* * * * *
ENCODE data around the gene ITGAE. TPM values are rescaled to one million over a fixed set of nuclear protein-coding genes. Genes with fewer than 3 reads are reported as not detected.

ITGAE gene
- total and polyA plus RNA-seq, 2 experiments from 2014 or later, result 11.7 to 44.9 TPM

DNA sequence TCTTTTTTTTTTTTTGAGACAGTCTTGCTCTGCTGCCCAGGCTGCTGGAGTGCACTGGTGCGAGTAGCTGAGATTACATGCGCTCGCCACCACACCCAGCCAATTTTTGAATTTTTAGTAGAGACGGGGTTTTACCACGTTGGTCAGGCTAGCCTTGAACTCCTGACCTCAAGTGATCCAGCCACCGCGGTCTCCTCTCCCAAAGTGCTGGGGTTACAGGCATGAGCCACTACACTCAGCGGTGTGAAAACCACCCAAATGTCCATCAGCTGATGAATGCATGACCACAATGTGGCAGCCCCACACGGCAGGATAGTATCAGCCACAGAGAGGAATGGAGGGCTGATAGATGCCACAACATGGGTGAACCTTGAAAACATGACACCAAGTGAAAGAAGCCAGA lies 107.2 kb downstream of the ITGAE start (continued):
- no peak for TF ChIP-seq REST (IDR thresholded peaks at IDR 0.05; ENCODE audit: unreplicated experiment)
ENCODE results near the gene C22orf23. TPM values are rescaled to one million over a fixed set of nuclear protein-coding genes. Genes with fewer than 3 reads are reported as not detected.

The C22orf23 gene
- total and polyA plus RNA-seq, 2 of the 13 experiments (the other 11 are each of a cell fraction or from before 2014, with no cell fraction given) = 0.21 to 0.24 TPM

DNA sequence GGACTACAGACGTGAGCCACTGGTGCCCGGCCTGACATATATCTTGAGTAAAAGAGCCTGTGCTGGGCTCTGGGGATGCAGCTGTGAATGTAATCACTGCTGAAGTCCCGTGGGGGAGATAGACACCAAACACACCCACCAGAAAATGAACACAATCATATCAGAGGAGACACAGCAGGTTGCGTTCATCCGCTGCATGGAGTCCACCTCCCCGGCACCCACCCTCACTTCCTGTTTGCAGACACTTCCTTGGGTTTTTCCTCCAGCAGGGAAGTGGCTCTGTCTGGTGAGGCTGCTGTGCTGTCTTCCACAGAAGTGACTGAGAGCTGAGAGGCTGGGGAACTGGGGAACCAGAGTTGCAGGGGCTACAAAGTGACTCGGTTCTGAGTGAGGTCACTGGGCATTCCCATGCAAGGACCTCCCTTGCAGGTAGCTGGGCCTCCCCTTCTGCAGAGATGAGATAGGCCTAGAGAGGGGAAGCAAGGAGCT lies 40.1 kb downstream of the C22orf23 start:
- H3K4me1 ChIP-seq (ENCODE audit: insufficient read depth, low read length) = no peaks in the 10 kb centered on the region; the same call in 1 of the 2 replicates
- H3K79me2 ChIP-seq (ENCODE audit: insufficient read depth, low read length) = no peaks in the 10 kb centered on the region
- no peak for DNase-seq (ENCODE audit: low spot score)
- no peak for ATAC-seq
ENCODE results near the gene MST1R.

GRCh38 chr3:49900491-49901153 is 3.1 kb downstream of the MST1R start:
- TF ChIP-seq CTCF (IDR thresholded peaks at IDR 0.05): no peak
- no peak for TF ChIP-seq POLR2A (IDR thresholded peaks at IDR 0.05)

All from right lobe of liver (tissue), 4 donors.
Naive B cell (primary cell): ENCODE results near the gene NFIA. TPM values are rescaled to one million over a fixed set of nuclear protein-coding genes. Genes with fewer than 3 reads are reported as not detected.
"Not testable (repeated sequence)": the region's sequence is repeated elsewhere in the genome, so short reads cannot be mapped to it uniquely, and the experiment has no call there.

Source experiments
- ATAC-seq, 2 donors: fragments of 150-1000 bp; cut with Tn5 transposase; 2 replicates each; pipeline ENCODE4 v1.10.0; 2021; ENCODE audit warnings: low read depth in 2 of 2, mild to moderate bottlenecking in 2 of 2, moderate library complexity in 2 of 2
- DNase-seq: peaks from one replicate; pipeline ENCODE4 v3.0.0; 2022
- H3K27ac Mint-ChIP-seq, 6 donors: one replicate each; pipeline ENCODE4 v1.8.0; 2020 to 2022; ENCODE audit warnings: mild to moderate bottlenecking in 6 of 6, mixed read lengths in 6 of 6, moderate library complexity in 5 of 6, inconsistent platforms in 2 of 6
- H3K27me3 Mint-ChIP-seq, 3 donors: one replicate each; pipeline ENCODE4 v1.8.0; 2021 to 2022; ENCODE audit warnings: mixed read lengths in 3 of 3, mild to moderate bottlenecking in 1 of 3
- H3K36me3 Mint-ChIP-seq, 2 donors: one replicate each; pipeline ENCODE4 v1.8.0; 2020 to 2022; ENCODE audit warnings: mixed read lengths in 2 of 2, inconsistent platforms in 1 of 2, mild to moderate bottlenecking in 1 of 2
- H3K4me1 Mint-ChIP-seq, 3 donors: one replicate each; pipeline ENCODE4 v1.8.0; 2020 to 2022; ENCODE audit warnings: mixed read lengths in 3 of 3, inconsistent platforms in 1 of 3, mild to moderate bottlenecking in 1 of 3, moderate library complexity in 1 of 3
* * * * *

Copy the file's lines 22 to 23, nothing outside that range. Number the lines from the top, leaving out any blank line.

- ATAC-seq, 2 donors: fragments of 150-1000 bp; cut with Tn5 transposase; 2 replicates each; pipeline ENCODE4 v1.10.0; 2021; ENCODE audit warnings: low read depth in 2 of 2, mild to moderate bottlenecking in 2 of 2, moderate library complexity in 2 of 2
- DNase-seq: peaks from one replicate; pipeline ENCODE4 v3.0.0; 2022